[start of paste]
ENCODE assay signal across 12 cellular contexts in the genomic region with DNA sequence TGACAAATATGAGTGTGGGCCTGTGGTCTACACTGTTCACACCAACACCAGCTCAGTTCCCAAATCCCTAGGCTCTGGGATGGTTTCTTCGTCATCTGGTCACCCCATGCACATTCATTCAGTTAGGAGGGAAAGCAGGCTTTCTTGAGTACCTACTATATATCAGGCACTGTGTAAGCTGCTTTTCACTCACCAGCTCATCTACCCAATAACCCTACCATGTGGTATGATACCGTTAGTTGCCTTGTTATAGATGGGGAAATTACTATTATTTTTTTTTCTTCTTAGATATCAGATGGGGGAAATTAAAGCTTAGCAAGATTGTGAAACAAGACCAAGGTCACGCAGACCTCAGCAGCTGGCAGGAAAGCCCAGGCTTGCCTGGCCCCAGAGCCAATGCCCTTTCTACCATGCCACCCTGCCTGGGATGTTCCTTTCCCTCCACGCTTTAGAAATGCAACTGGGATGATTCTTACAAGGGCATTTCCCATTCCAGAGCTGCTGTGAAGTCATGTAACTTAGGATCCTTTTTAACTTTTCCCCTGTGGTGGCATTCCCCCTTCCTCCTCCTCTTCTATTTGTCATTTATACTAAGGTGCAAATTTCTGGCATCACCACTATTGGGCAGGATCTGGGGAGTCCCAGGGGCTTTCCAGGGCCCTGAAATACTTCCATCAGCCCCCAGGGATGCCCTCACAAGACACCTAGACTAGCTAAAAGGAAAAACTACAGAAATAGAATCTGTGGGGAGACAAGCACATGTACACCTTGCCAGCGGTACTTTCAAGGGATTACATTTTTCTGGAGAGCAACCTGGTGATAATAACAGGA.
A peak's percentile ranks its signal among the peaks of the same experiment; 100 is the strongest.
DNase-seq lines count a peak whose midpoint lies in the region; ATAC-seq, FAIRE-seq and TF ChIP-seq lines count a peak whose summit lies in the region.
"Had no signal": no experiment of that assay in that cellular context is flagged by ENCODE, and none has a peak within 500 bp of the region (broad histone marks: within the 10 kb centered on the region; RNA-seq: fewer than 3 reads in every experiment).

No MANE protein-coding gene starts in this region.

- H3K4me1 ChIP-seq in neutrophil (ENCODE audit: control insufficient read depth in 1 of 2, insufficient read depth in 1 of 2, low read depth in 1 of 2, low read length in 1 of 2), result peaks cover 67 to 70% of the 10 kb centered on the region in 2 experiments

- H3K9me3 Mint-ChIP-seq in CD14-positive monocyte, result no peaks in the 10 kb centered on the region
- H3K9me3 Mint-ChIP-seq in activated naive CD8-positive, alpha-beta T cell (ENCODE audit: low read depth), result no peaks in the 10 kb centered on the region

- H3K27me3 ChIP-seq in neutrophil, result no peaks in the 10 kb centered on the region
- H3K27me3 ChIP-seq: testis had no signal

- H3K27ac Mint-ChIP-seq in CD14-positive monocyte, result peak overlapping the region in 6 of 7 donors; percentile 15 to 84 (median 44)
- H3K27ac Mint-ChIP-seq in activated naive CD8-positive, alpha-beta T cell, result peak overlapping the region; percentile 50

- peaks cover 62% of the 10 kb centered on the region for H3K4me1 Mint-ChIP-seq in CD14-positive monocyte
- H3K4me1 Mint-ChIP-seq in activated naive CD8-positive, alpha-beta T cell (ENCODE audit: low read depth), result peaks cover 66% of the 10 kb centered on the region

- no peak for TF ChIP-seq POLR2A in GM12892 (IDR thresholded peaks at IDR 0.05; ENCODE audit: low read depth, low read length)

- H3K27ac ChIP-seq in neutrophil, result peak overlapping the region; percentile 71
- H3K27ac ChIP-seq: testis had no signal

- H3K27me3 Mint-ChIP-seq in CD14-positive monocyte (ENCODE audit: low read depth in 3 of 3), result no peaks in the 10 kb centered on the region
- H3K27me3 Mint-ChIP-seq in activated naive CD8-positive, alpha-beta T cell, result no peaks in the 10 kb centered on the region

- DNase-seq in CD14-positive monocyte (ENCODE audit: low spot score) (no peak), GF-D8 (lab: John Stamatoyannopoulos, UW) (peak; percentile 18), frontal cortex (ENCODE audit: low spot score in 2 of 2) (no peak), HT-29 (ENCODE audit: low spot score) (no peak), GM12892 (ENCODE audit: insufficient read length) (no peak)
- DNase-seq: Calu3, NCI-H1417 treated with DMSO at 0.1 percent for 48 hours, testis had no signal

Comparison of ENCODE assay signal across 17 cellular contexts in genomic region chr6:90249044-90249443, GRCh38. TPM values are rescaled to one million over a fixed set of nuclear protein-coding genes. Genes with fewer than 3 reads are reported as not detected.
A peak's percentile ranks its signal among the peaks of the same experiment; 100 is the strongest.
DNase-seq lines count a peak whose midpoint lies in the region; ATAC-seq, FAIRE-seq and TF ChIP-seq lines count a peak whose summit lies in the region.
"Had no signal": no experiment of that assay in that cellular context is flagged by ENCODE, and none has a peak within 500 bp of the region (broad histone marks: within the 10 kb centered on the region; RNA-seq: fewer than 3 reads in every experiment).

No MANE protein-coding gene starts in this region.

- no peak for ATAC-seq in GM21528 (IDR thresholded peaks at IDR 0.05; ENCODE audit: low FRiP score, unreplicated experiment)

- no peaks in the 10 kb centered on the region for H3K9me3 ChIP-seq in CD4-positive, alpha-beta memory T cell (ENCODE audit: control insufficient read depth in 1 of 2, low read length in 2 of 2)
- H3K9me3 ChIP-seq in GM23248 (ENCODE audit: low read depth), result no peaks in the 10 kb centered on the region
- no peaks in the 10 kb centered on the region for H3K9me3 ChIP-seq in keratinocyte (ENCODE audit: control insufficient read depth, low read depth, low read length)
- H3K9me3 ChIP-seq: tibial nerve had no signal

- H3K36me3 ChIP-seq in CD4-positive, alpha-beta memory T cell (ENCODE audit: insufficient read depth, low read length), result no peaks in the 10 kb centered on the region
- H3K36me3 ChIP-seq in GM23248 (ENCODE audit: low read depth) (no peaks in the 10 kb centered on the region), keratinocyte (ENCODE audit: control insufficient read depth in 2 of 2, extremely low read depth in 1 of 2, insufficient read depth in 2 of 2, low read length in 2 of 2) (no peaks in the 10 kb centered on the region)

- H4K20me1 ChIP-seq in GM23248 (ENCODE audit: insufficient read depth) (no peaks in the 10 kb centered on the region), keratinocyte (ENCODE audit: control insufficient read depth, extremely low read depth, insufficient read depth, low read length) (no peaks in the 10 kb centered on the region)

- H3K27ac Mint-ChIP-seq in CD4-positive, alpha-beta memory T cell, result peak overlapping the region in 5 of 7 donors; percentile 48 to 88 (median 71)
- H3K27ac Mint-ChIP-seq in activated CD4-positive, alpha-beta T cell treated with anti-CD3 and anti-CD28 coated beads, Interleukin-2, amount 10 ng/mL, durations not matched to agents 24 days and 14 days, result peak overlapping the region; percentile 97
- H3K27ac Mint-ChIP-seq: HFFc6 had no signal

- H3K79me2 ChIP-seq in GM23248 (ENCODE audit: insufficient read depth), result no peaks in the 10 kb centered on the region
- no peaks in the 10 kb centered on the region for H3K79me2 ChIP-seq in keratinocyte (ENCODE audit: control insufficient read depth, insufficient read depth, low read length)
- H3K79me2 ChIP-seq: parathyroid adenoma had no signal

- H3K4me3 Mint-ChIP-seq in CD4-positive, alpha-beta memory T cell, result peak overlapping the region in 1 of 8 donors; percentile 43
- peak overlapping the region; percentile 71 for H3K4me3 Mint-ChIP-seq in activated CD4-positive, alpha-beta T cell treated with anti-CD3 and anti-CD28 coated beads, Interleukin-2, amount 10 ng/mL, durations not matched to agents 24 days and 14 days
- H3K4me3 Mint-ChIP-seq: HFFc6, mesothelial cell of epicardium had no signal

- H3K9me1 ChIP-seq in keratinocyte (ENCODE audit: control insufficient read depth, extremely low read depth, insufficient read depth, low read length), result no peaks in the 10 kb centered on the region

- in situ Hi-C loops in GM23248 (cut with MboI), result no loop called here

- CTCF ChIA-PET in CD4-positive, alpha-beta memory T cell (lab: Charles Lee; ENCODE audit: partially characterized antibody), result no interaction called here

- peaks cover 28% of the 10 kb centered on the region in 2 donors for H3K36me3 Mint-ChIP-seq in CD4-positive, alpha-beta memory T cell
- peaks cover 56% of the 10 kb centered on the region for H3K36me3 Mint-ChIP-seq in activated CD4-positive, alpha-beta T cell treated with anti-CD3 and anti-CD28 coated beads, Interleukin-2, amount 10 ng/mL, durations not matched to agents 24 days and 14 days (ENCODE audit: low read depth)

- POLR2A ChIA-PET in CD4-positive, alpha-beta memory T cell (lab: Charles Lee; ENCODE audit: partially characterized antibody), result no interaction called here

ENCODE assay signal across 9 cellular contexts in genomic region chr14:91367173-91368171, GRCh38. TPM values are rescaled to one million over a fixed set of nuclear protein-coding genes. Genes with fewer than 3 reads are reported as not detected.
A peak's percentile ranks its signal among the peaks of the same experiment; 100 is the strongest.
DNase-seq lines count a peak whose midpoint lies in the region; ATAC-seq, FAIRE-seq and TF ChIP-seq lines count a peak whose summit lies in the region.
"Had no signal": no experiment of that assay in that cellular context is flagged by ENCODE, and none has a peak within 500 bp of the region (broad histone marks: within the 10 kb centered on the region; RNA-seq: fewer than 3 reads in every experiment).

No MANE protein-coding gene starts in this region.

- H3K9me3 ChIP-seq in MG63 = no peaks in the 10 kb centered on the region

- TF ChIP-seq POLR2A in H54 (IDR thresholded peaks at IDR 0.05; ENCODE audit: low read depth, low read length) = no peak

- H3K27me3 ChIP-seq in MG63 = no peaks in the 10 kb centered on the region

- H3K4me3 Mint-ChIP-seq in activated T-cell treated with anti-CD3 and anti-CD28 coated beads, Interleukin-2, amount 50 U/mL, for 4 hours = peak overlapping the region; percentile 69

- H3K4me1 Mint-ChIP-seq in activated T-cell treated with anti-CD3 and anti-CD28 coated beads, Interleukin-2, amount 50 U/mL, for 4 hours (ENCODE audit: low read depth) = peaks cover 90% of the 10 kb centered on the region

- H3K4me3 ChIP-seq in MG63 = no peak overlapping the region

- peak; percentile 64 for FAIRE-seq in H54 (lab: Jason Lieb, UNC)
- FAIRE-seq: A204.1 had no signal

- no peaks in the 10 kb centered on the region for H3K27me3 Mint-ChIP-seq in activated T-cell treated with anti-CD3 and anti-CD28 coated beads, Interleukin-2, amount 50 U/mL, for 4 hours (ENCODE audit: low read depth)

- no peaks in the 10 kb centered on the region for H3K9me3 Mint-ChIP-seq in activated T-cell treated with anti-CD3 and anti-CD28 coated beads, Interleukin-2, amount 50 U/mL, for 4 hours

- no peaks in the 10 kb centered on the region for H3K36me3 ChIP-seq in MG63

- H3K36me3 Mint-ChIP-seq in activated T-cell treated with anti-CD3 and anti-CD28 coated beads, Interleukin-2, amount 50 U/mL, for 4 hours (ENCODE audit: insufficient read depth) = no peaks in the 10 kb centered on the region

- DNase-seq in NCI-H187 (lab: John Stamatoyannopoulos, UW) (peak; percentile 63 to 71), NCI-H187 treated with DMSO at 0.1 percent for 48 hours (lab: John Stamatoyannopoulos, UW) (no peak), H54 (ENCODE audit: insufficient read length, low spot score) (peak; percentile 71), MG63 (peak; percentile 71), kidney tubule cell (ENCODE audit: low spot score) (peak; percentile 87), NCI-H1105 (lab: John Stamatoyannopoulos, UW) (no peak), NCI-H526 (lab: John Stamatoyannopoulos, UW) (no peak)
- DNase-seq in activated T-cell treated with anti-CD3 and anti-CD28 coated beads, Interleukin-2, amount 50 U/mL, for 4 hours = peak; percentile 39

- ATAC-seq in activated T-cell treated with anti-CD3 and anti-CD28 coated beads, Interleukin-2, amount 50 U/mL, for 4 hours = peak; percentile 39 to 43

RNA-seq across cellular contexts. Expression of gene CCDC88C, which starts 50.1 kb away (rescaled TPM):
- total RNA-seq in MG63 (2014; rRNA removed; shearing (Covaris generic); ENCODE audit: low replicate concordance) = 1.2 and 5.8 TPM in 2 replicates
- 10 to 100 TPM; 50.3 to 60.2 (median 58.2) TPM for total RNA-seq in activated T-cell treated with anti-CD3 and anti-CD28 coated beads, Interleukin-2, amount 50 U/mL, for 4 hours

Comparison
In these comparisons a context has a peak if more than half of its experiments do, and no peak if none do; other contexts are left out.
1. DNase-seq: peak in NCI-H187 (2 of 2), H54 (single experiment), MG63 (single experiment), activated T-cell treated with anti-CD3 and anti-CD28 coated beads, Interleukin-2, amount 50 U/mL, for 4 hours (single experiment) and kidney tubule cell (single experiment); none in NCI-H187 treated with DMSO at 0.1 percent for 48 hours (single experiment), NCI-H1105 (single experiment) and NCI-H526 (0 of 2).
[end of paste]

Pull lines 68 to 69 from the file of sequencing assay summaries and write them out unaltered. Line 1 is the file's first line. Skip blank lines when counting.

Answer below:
- DNase-seq in activated T-cell treated with anti-CD3 and anti-CD28 coated beads, Interleukin-2, amount 50 U/mL, for 4 hours = peak; percentile 39

- ATAC-seq in activated T-cell treated with anti-CD3 and anti-CD28 coated beads, Interleukin-2, amount 50 U/mL, for 4 hours = peak; percentile 39 to 43